So long as the user retains control, synthetic experiences are almost certain to be safer than authentic ones. If something goes wrong while base jumping or swashbuckling inside virtual reality, there are unlikely to be lasting physical consequences.
This is not to say that there are no real risks of psychological injury in virtual reality. At the modest end of the spectrum, it is quite possible to damage real relationships and suffer emotional trauma in virtual reality – especially in environments that multiple users are sharing. And at the more severe end, the possibility of using virtual reality as a means of torture is already a looming ethical concern.
But with those important caveats in mind, it seems clear that virtual reality promises us opportunities to explore experiences that would otherwise be too dangerous to contemplate in the real world. Gaming today already suggests that, on balance, having opportunities to engage in simulated risk and violence actually decreases the likelihood that gamers will take risks and act violently in the real world, not vice versa. Of course it remains to be seen whether this holds true for all potentially dangerous activity and all individuals. Certainly we can imagine circumstances under which a young or mentally unhealthy individual’s proclivities toward physical, sexual, and emotional violence should not be indulged. But where is the harm in a healthy adult indulging in fantasies – however violent or debauched – if there are no real-world victims? At the very least, it would seem to beat the alternatives.
The real-world has a multitude of wondrous authentic experience to offer, if you have the means to avail yourself of them. If you are a billionaire, the world is your oyster. But what about those of us who aren’t? Skiing on fresh powder in the Swiss Alps, scuba diving on the Great Barrier Reef, tasting wine in Napa Valley, roaring around a private race course in a Bugatti Chiron, relaxing on a private beach in Maui, taking a trip to the International Space Station – surely these all make for good times. But what if you work a minimum wage job at a fast food restaurant? What if you’re a subsistence farmer in a less-developed country? What if you’re a wage slave in a sweatshop? Or setting financial hardship aside, what if you suffer from a severe physical disability? It hardly seems noble to vaunt the value of authentic experiences if only a privileged minority of people have access to them.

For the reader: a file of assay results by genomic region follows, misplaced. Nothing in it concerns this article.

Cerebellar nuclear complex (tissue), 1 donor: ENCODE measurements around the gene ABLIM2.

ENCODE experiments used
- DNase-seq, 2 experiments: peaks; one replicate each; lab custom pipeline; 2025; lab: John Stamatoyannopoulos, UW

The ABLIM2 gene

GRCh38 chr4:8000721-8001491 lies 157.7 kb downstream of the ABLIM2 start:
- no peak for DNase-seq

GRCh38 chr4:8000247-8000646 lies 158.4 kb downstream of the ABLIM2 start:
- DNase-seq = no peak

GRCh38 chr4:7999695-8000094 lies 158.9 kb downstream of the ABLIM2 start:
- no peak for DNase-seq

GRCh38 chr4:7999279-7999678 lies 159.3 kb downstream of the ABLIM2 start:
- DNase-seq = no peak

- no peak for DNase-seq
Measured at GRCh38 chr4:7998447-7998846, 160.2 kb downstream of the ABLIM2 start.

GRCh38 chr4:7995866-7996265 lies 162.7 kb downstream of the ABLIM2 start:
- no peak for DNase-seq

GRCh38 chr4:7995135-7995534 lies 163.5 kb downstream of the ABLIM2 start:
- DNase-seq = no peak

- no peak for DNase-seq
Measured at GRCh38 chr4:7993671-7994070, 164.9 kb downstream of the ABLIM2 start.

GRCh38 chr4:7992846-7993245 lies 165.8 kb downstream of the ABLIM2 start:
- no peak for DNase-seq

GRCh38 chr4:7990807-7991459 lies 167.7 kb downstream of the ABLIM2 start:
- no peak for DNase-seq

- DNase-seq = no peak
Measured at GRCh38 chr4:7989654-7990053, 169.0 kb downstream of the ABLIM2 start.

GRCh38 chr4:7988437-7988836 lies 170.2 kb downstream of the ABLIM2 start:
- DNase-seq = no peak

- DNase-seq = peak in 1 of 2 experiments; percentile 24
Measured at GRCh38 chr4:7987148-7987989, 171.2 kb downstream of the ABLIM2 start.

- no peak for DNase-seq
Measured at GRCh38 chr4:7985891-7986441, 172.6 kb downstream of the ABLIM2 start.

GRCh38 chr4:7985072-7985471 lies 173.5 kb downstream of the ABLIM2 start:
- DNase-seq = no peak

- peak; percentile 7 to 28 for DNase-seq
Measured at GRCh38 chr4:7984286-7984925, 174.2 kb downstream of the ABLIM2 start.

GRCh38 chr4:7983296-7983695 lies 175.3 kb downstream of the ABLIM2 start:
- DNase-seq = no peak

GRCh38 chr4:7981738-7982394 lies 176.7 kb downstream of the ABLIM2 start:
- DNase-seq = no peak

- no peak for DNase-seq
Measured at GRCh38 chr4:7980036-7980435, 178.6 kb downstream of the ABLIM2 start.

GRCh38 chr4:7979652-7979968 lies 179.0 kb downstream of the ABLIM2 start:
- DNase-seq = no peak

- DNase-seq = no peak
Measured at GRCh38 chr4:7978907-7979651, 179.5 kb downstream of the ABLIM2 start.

This is not to say authentic experiences can only have value to the person who enjoys them directly. Many of us take great vicarious pleasure in the authentic experiences our children enjoy, for example. And more abstractly, most of us take a degree of comfort simply from the knowledge that extraordinary authentic experiences are available to someone, even if that someone isn’t us – a form of what ecologists and economists call existence value.
Nevertheless, at least some of the value of authentic experiences must lie in the extent to which individuals have access to them. And many extraordinary experiences are inaccessible to the majority of us. Synthetic experiences, by contrast, do not suffer from this limitation.
Consider music by analogy. Prior to the advent of recording technology, only the relatively rich had ready access to high-quality live performances. Once analog recordings appeared, access to music grew explosively but was nonetheless still limited to those who could afford to acquire a collection of records and the means to play them – limitations that long excluded the majority of the world’s population. But by the early 2000s, digital music recordings were no longer bound to a particular physical media, and so today virtually all of the world’s music is readily available for any person with Internet access to enjoy.
There is of course still great value in the authentic experience of live musical performances. But the synthetic experience inside a good pair of headphones is wonderful now too. Is the world not a better place for being filled with music?